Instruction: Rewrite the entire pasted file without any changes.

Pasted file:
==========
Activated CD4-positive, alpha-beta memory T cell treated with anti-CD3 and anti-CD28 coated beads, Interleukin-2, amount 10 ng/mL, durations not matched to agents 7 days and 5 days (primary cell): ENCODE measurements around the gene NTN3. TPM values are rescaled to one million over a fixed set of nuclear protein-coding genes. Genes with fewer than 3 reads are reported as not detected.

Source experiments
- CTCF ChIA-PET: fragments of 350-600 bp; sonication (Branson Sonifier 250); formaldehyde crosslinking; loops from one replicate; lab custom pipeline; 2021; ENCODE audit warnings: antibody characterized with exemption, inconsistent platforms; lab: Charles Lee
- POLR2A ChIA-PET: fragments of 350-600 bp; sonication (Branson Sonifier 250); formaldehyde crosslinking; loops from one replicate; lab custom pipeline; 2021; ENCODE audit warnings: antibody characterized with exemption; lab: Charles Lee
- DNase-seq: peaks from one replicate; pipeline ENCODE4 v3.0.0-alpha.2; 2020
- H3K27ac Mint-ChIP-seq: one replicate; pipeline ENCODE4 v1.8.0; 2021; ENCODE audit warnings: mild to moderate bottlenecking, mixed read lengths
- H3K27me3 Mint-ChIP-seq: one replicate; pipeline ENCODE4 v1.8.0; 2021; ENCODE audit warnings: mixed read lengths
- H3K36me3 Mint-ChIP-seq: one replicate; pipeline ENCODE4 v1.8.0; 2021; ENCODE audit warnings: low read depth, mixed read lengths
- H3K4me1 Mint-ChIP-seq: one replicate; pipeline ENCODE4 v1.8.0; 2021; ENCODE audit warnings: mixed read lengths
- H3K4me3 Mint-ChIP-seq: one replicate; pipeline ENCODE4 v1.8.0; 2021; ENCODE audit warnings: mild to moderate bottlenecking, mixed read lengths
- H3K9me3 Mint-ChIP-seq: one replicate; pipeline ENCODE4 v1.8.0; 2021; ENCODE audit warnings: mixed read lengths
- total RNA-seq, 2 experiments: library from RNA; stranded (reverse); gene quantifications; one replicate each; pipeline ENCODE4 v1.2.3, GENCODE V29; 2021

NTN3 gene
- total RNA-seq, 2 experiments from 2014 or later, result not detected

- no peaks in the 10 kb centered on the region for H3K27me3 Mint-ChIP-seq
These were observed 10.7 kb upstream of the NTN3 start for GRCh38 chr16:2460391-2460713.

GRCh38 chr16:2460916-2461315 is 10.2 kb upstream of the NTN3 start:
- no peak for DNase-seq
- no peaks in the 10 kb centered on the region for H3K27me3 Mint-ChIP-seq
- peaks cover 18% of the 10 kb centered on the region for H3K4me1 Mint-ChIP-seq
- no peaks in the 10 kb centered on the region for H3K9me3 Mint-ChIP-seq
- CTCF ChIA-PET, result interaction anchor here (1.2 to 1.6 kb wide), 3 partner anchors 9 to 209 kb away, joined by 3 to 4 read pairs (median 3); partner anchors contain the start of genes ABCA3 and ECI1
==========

Activated CD4-positive, alpha-beta memory T cell treated with anti-CD3 and anti-CD28 coated beads, Interleukin-2, amount 10 ng/mL, durations not matched to agents 7 days and 5 days (primary cell): ENCODE measurements around the gene NTN3. TPM values are rescaled to one million over a fixed set of nuclear protein-coding genes. Genes with fewer than 3 reads are reported as not detected.

Source experiments
- CTCF ChIA-PET: fragments of 350-600 bp; sonication (Branson Sonifier 250); formaldehyde crosslinking; loops from one replicate; lab custom pipeline; 2021; ENCODE audit warnings: antibody characterized with exemption, inconsistent platforms; lab: Charles Lee
- POLR2A ChIA-PET: fragments of 350-600 bp; sonication (Branson Sonifier 250); formaldehyde crosslinking; loops from one replicate; lab custom pipeline; 2021; ENCODE audit warnings: antibody characterized with exemption; lab: Charles Lee
- DNase-seq: peaks from one replicate; pipeline ENCODE4 v3.0.0-alpha.2; 2020
- H3K27ac Mint-ChIP-seq: one replicate; pipeline ENCODE4 v1.8.0; 2021; ENCODE audit warnings: mild to moderate bottlenecking, mixed read lengths
- H3K27me3 Mint-ChIP-seq: one replicate; pipeline ENCODE4 v1.8.0; 2021; ENCODE audit warnings: mixed read lengths
- H3K36me3 Mint-ChIP-seq: one replicate; pipeline ENCODE4 v1.8.0; 2021; ENCODE audit warnings: low read depth, mixed read lengths
- H3K4me1 Mint-ChIP-seq: one replicate; pipeline ENCODE4 v1.8.0; 2021; ENCODE audit warnings: mixed read lengths
- H3K4me3 Mint-ChIP-seq: one replicate; pipeline ENCODE4 v1.8.0; 2021; ENCODE audit warnings: mild to moderate bottlenecking, mixed read lengths
- H3K9me3 Mint-ChIP-seq: one replicate; pipeline ENCODE4 v1.8.0; 2021; ENCODE audit warnings: mixed read lengths
- total RNA-seq, 2 experiments: library from RNA; stranded (reverse); gene quantifications; one replicate each; pipeline ENCODE4 v1.2.3, GENCODE V29; 2021

NTN3 gene
- total RNA-seq, 2 experiments from 2014 or later, result not detected

- no peaks in the 10 kb centered on the region for H3K27me3 Mint-ChIP-seq
These were observed 10.7 kb upstream of the NTN3 start for GRCh38 chr16:2460391-2460713.

GRCh38 chr16:2460916-2461315 is 10.2 kb upstream of the NTN3 start:
- no peak for DNase-seq
- no peaks in the 10 kb centered on the region for H3K27me3 Mint-ChIP-seq
- peaks cover 18% of the 10 kb centered on the region for H3K4me1 Mint-ChIP-seq
- no peaks in the 10 kb centered on the region for H3K9me3 Mint-ChIP-seq
- CTCF ChIA-PET, result interaction anchor here (1.2 to 1.6 kb wide), 3 partner anchors 9 to 209 kb away, joined by 3 to 4 read pairs (median 3); partner anchors contain the start of genes ABCA3 and ECI1